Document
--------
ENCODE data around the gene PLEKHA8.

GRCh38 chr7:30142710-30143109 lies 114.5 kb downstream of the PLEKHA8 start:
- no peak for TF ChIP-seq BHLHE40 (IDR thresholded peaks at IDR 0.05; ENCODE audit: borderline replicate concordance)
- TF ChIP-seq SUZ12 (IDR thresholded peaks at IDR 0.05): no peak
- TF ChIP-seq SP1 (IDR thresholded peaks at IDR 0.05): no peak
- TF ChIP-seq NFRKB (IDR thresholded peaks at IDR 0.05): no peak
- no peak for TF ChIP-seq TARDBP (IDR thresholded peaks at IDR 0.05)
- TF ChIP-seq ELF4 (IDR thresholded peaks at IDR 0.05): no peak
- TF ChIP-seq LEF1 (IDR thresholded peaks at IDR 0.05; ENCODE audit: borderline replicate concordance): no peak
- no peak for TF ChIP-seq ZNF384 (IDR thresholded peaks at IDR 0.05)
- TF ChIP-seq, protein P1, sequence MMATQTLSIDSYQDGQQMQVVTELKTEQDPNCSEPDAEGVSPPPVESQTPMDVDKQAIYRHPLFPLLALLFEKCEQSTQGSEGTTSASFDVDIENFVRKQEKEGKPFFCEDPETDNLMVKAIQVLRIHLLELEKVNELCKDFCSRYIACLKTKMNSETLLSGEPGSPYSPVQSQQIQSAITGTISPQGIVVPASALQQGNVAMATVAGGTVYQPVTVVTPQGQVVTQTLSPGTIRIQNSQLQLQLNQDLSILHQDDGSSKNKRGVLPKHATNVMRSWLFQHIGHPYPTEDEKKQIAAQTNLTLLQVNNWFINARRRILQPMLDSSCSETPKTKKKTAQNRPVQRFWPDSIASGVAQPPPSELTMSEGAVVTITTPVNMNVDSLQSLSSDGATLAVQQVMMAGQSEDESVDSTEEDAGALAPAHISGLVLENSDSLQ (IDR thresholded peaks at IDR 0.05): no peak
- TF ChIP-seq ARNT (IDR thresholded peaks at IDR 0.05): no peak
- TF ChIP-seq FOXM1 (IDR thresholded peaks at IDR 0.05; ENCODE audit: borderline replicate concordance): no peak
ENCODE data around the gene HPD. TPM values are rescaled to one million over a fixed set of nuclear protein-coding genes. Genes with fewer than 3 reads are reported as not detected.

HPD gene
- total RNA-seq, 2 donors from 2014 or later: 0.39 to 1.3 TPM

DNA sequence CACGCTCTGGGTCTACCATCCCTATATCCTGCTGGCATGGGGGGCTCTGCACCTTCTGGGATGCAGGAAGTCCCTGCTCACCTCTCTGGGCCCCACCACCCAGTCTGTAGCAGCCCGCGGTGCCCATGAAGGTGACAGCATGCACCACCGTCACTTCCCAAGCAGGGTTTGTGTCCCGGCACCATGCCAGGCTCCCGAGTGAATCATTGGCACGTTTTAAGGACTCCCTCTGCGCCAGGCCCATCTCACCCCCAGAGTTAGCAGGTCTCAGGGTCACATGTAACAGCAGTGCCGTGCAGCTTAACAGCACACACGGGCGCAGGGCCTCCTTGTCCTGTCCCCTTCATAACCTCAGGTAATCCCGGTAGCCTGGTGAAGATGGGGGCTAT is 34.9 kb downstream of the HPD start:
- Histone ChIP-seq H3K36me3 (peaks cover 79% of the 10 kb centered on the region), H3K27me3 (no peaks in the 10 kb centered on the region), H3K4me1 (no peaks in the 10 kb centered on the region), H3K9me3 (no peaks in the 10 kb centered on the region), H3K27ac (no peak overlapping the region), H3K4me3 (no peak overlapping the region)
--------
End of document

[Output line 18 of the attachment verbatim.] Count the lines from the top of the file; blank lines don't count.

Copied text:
- Histone ChIP-seq H3K36me3 (peaks cover 79% of the 10 kb centered on the region), H3K27me3 (no peaks in the 10 kb centered on the region), H3K4me1 (no peaks in the 10 kb centered on the region), H3K9me3 (no peaks in the 10 kb centered on the region), H3K27ac (no peak overlapping the region), H3K4me3 (no peak overlapping the region)